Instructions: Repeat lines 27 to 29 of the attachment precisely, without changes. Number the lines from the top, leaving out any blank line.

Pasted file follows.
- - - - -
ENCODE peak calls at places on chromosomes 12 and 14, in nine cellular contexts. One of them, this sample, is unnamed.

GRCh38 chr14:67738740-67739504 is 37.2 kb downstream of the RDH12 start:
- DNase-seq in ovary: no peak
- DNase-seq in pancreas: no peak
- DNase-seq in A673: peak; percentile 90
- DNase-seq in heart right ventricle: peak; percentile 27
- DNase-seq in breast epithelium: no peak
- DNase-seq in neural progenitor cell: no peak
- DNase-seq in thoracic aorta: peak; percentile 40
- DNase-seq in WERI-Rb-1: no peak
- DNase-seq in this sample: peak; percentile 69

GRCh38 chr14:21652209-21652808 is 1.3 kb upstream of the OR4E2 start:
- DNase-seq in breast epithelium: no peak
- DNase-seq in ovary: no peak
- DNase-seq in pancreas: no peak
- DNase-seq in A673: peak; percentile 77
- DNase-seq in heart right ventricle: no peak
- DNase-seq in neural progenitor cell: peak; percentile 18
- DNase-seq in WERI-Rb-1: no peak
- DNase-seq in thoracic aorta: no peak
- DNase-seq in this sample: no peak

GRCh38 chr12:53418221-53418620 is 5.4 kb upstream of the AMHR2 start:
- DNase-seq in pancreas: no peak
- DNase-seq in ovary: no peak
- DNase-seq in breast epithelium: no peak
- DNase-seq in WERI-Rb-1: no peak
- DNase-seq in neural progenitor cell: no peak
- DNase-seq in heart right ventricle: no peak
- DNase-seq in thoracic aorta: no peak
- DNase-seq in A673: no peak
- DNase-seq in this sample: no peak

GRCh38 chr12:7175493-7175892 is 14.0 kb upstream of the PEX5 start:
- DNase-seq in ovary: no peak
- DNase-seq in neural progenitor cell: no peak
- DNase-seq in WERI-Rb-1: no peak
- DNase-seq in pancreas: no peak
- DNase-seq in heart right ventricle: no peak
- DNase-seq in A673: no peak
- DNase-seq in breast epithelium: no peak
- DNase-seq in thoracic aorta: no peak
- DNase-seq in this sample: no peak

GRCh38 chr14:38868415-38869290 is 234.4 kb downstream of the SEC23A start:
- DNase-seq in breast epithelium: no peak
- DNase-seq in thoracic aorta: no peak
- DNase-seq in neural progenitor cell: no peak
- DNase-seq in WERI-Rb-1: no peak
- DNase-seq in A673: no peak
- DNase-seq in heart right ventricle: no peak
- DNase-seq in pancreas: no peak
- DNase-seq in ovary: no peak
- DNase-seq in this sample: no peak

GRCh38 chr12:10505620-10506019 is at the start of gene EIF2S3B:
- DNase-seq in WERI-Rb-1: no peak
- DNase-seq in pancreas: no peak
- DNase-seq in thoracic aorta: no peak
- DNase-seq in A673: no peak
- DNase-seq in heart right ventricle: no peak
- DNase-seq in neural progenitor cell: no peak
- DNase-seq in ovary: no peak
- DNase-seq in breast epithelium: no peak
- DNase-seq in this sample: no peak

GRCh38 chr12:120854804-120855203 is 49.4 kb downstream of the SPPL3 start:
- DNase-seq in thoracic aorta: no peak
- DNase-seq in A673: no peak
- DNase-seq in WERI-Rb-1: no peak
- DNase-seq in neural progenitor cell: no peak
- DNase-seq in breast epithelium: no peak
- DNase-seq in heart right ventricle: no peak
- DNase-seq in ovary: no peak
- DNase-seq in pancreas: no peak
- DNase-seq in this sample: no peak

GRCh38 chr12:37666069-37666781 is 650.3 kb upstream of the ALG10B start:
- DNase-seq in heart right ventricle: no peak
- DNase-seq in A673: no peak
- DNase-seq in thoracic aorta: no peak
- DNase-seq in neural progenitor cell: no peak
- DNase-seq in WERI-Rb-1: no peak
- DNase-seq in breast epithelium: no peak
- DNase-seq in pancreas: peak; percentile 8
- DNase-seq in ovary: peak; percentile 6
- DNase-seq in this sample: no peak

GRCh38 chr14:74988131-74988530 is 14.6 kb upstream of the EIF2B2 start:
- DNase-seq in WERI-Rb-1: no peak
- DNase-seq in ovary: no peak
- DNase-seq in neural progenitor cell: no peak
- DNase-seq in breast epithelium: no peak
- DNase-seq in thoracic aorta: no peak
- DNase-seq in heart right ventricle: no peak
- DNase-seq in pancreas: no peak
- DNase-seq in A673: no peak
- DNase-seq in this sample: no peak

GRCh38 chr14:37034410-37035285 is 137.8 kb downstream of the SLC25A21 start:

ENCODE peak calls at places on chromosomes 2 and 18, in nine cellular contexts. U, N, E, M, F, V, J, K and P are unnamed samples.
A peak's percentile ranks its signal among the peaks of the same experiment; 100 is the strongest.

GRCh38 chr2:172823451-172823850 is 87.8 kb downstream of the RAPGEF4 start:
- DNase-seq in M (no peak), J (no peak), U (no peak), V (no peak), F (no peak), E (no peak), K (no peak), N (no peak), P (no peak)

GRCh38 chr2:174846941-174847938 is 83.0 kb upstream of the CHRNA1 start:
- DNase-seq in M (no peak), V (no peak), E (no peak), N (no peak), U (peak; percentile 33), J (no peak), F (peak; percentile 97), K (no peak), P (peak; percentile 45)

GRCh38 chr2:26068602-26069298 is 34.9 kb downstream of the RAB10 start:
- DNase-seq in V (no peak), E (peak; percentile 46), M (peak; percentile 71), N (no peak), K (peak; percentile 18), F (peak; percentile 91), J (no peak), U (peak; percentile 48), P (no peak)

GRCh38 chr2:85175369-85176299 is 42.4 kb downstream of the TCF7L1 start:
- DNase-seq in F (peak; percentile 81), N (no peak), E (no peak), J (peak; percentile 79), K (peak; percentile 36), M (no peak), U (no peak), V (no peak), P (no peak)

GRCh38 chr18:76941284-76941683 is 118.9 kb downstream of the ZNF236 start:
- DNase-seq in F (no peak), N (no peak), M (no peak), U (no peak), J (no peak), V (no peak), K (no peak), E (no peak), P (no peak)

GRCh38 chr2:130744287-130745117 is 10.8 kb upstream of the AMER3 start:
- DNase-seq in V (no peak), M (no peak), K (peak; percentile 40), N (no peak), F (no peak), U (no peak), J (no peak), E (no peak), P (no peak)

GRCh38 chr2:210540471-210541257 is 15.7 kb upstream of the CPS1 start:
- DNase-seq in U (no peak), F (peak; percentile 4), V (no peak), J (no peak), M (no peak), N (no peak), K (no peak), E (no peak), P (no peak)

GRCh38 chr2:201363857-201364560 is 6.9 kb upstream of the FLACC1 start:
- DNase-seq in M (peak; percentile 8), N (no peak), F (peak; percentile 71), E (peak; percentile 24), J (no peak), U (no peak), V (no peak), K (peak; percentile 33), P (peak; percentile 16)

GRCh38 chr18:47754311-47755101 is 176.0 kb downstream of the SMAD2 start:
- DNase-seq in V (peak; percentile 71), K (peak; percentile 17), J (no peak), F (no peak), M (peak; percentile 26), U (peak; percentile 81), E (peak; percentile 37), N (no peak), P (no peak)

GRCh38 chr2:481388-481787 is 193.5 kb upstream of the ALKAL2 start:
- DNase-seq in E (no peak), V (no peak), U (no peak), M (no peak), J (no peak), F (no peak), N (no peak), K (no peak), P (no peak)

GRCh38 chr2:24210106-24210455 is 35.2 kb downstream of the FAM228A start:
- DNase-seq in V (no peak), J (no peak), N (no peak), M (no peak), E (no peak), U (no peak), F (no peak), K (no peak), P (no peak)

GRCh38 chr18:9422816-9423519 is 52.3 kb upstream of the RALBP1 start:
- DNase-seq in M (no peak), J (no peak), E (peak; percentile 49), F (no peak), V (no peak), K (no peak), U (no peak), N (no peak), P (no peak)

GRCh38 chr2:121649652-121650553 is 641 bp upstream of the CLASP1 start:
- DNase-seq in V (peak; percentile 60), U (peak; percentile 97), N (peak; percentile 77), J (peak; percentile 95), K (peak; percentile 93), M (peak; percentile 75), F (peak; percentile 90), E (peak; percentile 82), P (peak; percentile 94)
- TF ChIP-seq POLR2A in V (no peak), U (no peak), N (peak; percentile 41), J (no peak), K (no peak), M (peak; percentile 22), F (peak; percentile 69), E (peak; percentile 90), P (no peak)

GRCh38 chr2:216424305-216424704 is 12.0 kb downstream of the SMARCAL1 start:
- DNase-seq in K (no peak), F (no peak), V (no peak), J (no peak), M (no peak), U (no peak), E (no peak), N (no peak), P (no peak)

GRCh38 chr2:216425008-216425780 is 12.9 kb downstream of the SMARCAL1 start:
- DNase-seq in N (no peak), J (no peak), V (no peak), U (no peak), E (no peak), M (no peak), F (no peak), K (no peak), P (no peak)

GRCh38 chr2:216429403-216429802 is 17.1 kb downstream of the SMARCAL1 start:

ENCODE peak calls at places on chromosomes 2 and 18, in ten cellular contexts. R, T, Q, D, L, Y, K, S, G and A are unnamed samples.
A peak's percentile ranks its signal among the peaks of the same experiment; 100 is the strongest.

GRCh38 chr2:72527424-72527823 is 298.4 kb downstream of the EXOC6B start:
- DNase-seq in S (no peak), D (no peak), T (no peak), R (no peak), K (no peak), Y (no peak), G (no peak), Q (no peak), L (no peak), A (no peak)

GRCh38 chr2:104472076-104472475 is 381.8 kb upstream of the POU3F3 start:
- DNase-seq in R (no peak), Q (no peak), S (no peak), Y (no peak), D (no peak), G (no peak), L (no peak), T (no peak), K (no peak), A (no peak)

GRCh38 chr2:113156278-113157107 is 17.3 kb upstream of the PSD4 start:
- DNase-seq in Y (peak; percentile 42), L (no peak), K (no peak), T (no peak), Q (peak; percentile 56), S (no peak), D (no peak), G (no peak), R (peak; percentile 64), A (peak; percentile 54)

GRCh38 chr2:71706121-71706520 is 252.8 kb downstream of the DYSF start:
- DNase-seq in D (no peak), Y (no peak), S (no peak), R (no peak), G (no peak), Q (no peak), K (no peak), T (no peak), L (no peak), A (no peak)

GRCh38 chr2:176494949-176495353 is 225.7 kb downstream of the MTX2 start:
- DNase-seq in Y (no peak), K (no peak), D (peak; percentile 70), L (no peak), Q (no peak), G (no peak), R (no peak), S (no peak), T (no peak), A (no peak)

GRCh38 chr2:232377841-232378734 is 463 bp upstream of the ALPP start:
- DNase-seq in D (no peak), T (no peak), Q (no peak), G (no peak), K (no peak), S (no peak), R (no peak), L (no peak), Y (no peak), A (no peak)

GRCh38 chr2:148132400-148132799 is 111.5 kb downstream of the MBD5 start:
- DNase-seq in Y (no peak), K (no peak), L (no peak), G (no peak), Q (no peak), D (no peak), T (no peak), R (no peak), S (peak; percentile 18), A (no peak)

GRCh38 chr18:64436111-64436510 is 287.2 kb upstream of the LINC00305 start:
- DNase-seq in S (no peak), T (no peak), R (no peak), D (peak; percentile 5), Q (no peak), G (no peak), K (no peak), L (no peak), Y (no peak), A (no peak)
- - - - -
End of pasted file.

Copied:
- DNase-seq in neural progenitor cell: no peak
- DNase-seq in heart right ventricle: no peak
- DNase-seq in thoracic aorta: no peak